You don't have to sell liquor by measure. But if you do state a measure, it must be accurate.
Selling liquor by measure
Your measuring instruments will be deemed to be 'in use for trade', so must be:
- of an approved type, and
- verified by an Accredited Person or Trading Standards.
Beer and cider
Beer and cider are traditionally sold by description — that is, by the glass or the jug — rather than by measure. However, if they're sold by measure this must be done using a metric unit of measurement.
Wine and spirits
Wine and spirits are also usually sold by description — that is, by the glass, carafe, bottle, or nip — rather than by measure. However, if they're sold by measure this must be done using a metric unit of measurement.
Measuring instruments for spirits
Trading Standards tests and approves weighing or measuring instruments, including those that importers wish to bring into New Zealand. We encourage manufacturers and importers of spirits dispensers to have these instruments approved.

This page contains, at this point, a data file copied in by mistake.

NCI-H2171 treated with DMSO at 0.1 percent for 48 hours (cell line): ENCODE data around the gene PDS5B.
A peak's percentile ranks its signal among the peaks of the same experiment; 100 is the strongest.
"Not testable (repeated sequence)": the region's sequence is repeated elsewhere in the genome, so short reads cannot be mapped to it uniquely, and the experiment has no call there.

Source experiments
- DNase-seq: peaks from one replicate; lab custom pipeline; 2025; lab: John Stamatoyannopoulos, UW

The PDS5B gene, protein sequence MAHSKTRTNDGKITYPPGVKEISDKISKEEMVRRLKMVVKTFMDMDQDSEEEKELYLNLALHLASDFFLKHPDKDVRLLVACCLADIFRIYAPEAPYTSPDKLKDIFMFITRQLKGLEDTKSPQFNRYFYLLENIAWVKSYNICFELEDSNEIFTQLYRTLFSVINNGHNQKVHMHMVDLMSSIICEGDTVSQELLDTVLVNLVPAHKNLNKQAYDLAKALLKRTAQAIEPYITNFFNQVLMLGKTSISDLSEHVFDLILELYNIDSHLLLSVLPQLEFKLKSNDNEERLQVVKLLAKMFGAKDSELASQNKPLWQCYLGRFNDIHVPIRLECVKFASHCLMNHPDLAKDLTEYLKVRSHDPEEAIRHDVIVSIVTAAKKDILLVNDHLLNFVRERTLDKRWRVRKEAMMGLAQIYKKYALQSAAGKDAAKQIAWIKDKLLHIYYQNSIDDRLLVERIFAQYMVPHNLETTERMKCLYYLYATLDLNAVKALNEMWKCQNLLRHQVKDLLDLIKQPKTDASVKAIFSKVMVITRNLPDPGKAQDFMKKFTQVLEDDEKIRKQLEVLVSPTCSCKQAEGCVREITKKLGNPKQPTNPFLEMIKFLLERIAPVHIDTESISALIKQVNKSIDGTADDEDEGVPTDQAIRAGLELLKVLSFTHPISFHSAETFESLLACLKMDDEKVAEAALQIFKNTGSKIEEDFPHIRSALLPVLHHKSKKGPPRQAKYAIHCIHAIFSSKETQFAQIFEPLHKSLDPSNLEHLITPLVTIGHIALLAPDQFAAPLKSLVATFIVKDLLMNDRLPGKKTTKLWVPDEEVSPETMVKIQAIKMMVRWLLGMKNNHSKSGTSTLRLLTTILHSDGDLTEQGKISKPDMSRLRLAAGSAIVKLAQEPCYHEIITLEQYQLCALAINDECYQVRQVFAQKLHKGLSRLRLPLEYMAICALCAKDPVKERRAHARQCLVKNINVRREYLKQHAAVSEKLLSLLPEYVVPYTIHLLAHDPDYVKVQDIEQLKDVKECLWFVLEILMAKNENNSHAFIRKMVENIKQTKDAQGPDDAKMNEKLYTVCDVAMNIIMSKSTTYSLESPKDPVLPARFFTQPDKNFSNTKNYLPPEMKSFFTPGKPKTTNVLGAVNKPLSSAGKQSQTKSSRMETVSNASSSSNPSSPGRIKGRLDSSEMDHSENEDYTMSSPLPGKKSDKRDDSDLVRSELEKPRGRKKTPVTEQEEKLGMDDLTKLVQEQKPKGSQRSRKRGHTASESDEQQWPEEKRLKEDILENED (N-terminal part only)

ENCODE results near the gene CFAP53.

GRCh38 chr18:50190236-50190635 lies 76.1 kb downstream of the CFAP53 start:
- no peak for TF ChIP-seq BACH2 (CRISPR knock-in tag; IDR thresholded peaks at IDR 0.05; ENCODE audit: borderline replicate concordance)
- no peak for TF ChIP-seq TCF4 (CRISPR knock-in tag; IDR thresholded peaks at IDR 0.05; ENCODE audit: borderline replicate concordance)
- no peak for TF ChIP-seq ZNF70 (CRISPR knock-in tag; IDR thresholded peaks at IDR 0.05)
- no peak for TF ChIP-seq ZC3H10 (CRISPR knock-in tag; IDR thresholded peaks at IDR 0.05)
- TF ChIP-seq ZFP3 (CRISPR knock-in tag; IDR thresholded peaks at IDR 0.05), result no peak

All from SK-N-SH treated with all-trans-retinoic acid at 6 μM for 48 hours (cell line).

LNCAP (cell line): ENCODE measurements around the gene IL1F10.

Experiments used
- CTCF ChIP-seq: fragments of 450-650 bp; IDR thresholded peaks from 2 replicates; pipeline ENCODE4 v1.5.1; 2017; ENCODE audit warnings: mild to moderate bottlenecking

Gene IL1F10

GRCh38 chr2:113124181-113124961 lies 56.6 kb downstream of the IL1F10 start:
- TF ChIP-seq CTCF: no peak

If the country of origin of imported dispensers is a full member of the International Organisation of Legal Metrology (OIML), we can recognise the Certificate of Approval that applies to the dispenser and approve it without the need for a full range of tests.
We can provide you with information on approved types of spirit dispensers that can be used for trade.
Penalties for breaching the Weights and Measures Act
Under the Weights and Measures Act, it's an offence to:
- use a false or unjust weight or measure, or a weight or measure that's not approved as required under the Act
- deliver a lesser quantity of goods than purchased where goods were sold by weight, measure, or number.
Depending on the offence, you could be issued with an infringement notice and required to pay a fine of up to $500. Alternatively, you could be charged in the District Court with breaches of the Act. Depending on the offence, you could be subject to a higher penalty.